Tenants still calling the shots
Rental market recovery loses steam
EXPECTATIONS THAT THE residential rental market would stage a strong rebound this year now appear somewhat premature. Data emerging from more than one industry player shows the market has been flooded with rental stock over recent months, forcing landlords to lower their asking rentals. Statistics from online rental portal Rentproperty.co.za show that asking rentals for units of all sizes throughout South Africa dropped by an average 9% in second quarter 2008.
Pierre Fourie, CEO of Rentproperty.co.za, says while there was still double-digit growth in asking rentals in the six months to end-March this year, the market seems to have run out of steam in the second quarter. That saw the average asking rentals for all properties fall from R6 854 in the first quarter to R6 295 in the second. Fourie says the dip experienced by the rental market over the past few months for to two reasons: tenants starting to feel the financial squeeze and the slowdown in housing sales, causing unsold properties to be moved to sale houses in oversupply usually find their way back on to the rental market. “In Britain a sales bust is always followed by a rental bust. It’s happening again now. We could see the same trend emerge in SA.”
Rentproperty.co.za isn’t the only source to report the rental market is cooling. FNB’s latest rental property barometer shows demand for rental accommodation took an unexpected the rental market.
Rentproperty.co.za is a database for agents, private landlords and tenants. Around 6 700 rental properties are currently listed on the site. Fourie says information exchanged between stakeholders happens in real time, which allows the site to track rental trends on a daily basis. Fourie says unless there’s a sudden recovery in the general housing market, the trend of negative growth in asking rentals may well continue into second half 2008. He notes that contrary to popular belief, the rental market doesn’t necessarily benefit from a downturn in housing sales. In fact, Fourie says, the opposite is true, as dip in the second quarter. FNB Home Loans property strategist John Loos says a reason for the decline in rental market activity is that tenants’ disposable income is coming under increasing pressure. Says Loos: “There appears to be a limit to what the market is prepared to pay – despite renting still being a cheaper option than buying.” Further evidence that the rental market experienced a lull in second quarter 2008 is that it’s taking longer to fill rental units. Rental agents interviewed in the FNB survey showed only 59% of rental properties were snapped up in less than a month in the second quarter, down from 75% in the first. Most rental agents also agree it’s becoming more difficult for landlords to pass further interest rate hikes and surging inflation on to tenants. FNB’s data shows gross income yields (annual rent as a percentage of market value) earned by buy-to-let investors remain in the 7% to 9% range – further evidence that the market still favours tenants. That compares poorly to income yields of more than 10% currently available on bonds and cash.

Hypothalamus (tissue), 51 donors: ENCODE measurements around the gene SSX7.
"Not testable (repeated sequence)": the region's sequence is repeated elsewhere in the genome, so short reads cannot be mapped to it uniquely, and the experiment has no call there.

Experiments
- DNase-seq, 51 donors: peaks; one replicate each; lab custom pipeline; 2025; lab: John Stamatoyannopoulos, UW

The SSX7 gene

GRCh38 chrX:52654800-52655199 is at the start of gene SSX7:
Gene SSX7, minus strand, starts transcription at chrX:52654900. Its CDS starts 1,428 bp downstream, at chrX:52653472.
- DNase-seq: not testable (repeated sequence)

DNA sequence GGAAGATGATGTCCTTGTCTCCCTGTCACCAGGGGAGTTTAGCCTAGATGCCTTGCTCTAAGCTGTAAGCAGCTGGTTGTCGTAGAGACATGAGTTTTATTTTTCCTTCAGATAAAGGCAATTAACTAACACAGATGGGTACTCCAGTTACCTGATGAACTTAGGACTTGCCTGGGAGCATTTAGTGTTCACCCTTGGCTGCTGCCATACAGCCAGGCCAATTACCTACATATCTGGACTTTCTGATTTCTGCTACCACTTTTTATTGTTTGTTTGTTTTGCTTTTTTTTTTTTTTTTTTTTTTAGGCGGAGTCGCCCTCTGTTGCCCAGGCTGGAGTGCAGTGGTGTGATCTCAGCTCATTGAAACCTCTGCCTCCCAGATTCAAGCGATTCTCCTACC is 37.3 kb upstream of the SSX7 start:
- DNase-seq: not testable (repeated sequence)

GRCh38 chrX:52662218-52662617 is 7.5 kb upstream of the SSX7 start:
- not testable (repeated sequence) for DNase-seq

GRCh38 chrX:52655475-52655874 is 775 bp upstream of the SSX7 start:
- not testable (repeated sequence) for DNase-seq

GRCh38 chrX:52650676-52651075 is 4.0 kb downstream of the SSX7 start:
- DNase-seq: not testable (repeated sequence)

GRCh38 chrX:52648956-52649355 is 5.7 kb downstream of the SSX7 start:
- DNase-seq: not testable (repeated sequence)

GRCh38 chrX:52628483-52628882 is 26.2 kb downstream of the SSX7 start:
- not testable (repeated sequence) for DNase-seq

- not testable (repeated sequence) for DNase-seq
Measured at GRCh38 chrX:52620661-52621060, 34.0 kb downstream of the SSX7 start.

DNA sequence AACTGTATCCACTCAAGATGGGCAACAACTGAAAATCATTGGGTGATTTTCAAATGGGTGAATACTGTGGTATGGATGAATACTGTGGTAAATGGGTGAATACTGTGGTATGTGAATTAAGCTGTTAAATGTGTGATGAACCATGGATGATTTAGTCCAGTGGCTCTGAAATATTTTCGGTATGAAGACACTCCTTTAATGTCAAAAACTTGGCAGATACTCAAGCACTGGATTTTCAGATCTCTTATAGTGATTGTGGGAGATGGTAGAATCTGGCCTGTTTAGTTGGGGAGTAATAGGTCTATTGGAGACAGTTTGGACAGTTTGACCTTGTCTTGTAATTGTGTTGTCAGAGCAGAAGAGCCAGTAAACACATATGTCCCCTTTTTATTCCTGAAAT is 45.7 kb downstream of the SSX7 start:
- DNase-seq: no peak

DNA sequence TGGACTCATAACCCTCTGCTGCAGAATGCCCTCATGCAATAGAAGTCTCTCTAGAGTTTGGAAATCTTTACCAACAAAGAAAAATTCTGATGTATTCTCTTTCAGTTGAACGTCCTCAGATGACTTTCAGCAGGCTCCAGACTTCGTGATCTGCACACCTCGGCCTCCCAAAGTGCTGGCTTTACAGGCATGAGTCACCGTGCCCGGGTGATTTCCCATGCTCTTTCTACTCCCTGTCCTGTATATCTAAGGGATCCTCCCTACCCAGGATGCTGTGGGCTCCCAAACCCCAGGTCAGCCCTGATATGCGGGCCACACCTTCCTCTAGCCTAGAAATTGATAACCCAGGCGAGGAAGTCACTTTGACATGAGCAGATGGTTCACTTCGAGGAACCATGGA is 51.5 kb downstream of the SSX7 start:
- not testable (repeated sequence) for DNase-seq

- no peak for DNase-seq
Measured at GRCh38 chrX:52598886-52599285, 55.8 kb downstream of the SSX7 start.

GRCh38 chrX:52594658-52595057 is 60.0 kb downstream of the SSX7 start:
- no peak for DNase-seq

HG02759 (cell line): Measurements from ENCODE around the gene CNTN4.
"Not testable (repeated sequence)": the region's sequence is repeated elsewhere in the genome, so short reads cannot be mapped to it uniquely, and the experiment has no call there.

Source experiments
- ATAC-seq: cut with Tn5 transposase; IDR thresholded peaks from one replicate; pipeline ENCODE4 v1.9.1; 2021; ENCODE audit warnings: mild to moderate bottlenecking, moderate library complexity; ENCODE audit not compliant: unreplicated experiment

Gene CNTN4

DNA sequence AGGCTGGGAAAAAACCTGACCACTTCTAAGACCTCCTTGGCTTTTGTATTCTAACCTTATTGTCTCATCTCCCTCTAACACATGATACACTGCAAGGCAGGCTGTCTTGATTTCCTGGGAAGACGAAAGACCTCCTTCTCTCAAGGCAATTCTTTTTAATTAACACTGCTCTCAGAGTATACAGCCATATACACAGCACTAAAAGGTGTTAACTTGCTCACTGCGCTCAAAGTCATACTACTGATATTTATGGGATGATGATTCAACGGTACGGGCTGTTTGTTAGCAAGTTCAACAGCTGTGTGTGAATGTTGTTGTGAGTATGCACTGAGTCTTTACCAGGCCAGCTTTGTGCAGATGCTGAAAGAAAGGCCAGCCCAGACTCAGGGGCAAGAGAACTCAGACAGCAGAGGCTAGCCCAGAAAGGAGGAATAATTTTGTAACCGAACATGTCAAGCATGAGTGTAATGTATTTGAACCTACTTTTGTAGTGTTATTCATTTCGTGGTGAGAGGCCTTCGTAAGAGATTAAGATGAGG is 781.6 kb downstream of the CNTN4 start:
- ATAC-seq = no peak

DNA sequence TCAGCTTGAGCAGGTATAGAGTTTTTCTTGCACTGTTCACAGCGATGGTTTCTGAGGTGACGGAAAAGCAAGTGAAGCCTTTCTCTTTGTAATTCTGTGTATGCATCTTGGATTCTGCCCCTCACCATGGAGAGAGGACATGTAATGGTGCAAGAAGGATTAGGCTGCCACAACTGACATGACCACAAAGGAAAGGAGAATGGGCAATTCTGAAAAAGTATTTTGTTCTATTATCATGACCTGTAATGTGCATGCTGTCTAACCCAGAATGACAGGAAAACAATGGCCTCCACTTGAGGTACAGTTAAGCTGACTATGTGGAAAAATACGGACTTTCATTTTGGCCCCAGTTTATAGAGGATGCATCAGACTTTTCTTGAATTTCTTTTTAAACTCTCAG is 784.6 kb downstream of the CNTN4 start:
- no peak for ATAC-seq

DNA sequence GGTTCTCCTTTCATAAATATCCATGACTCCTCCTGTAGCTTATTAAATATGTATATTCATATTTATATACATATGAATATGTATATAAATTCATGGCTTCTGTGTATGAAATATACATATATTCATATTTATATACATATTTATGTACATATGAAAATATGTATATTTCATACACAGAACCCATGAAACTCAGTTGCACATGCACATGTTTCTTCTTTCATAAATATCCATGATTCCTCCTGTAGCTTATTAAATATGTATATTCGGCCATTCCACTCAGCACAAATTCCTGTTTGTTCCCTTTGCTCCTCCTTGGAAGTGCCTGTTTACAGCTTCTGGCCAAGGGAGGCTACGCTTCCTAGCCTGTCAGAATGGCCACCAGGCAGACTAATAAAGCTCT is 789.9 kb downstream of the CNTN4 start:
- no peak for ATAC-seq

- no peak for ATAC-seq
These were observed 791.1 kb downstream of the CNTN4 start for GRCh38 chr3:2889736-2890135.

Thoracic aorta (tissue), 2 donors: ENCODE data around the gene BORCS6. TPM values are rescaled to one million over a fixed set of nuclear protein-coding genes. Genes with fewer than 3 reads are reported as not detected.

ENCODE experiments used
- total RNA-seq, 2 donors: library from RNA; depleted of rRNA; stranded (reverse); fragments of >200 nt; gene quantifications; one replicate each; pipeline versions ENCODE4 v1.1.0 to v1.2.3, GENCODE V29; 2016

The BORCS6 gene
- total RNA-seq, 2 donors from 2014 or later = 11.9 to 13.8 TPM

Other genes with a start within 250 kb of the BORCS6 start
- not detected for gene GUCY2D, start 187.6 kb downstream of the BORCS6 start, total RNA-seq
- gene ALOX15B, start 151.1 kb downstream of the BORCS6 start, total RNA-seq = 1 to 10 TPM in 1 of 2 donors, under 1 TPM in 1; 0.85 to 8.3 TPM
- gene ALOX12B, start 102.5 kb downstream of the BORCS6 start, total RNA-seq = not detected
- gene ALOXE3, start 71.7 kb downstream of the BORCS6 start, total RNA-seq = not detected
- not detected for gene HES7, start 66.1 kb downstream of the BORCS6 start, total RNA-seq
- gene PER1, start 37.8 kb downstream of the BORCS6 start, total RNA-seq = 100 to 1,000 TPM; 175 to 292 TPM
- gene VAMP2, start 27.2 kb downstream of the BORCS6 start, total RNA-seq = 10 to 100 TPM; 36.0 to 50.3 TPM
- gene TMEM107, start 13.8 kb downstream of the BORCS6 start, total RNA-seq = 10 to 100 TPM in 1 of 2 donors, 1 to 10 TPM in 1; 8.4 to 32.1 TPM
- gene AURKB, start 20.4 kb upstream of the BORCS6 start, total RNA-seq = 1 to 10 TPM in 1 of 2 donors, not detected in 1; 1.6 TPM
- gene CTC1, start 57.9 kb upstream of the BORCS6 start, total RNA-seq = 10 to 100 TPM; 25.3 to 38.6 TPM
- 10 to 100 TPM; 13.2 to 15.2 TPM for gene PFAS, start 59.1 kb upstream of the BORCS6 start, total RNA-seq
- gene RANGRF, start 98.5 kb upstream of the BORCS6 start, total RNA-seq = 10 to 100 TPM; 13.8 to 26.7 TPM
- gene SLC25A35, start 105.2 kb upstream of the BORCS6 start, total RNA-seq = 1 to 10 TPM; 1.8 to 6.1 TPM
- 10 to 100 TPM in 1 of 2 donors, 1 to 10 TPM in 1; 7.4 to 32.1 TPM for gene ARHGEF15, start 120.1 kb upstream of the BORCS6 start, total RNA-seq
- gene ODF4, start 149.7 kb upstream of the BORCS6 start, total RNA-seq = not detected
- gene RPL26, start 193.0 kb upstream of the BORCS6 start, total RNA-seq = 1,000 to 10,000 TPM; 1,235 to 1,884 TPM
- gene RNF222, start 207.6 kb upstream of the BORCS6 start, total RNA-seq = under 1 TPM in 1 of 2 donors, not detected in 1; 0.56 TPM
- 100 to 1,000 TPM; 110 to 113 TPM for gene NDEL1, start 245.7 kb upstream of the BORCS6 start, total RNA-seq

Rentproperty.co.za tracks a number of trends that provide interesting insight to both buy-to-let investors and tenants. For example, it shows the most expensive SA suburb in which to rent property in terms of rental/sq m currently is Sandhurst, north of Johannesburg, where landlords are now asking an average R206/sq m. Bantry Bay and Granger Bay in Cape Town and Hurlingham and Dunkeld in Johannesburg are other suburbs that rank among SA’s priciest rental areas (see table).